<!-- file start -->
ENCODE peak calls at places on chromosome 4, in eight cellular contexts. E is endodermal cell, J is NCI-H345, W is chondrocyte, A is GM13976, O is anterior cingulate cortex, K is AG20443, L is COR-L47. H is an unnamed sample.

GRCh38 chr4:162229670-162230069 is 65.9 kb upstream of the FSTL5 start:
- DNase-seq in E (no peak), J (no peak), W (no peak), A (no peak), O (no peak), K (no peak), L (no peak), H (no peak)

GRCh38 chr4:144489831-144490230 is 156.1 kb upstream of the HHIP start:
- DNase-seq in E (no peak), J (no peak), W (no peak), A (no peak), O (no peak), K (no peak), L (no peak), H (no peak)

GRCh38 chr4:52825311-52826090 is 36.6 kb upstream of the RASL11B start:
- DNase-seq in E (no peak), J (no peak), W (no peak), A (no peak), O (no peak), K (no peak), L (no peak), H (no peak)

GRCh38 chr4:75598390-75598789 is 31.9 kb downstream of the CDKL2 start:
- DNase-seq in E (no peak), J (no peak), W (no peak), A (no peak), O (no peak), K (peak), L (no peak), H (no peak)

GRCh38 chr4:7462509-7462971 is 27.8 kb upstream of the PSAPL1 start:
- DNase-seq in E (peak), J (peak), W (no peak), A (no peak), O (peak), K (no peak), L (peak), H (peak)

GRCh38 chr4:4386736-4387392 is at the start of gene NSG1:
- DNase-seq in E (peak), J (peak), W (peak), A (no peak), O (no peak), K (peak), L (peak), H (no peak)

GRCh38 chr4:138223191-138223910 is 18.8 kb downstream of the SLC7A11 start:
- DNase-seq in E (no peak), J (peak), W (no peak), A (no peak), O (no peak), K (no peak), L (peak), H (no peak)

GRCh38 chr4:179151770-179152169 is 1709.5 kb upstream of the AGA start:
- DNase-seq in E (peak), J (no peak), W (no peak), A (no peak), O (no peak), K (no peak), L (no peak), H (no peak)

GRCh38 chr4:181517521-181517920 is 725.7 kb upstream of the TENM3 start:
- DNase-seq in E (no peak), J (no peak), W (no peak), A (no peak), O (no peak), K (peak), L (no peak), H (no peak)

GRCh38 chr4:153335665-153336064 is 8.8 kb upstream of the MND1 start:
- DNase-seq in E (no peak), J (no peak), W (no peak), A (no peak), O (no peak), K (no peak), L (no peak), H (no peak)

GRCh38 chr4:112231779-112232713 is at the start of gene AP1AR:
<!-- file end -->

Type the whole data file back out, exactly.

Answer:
ENCODE peak calls at places on chromosome 4, in eight cellular contexts. E is endodermal cell, J is NCI-H345, W is chondrocyte, A is GM13976, O is anterior cingulate cortex, K is AG20443, L is COR-L47. H is an unnamed sample.

GRCh38 chr4:162229670-162230069 is 65.9 kb upstream of the FSTL5 start:
- DNase-seq in E (no peak), J (no peak), W (no peak), A (no peak), O (no peak), K (no peak), L (no peak), H (no peak)

GRCh38 chr4:144489831-144490230 is 156.1 kb upstream of the HHIP start:
- DNase-seq in E (no peak), J (no peak), W (no peak), A (no peak), O (no peak), K (no peak), L (no peak), H (no peak)

GRCh38 chr4:52825311-52826090 is 36.6 kb upstream of the RASL11B start:
- DNase-seq in E (no peak), J (no peak), W (no peak), A (no peak), O (no peak), K (no peak), L (no peak), H (no peak)

GRCh38 chr4:75598390-75598789 is 31.9 kb downstream of the CDKL2 start:
- DNase-seq in E (no peak), J (no peak), W (no peak), A (no peak), O (no peak), K (peak), L (no peak), H (no peak)

GRCh38 chr4:7462509-7462971 is 27.8 kb upstream of the PSAPL1 start:
- DNase-seq in E (peak), J (peak), W (no peak), A (no peak), O (peak), K (no peak), L (peak), H (peak)

GRCh38 chr4:4386736-4387392 is at the start of gene NSG1:
- DNase-seq in E (peak), J (peak), W (peak), A (no peak), O (no peak), K (peak), L (peak), H (no peak)

GRCh38 chr4:138223191-138223910 is 18.8 kb downstream of the SLC7A11 start:
- DNase-seq in E (no peak), J (peak), W (no peak), A (no peak), O (no peak), K (no peak), L (peak), H (no peak)

GRCh38 chr4:179151770-179152169 is 1709.5 kb upstream of the AGA start:
- DNase-seq in E (peak), J (no peak), W (no peak), A (no peak), O (no peak), K (no peak), L (no peak), H (no peak)

GRCh38 chr4:181517521-181517920 is 725.7 kb upstream of the TENM3 start:
- DNase-seq in E (no peak), J (no peak), W (no peak), A (no peak), O (no peak), K (peak), L (no peak), H (no peak)

GRCh38 chr4:153335665-153336064 is 8.8 kb upstream of the MND1 start:
- DNase-seq in E (no peak), J (no peak), W (no peak), A (no peak), O (no peak), K (no peak), L (no peak), H (no peak)

GRCh38 chr4:112231779-112232713 is at the start of gene AP1AR: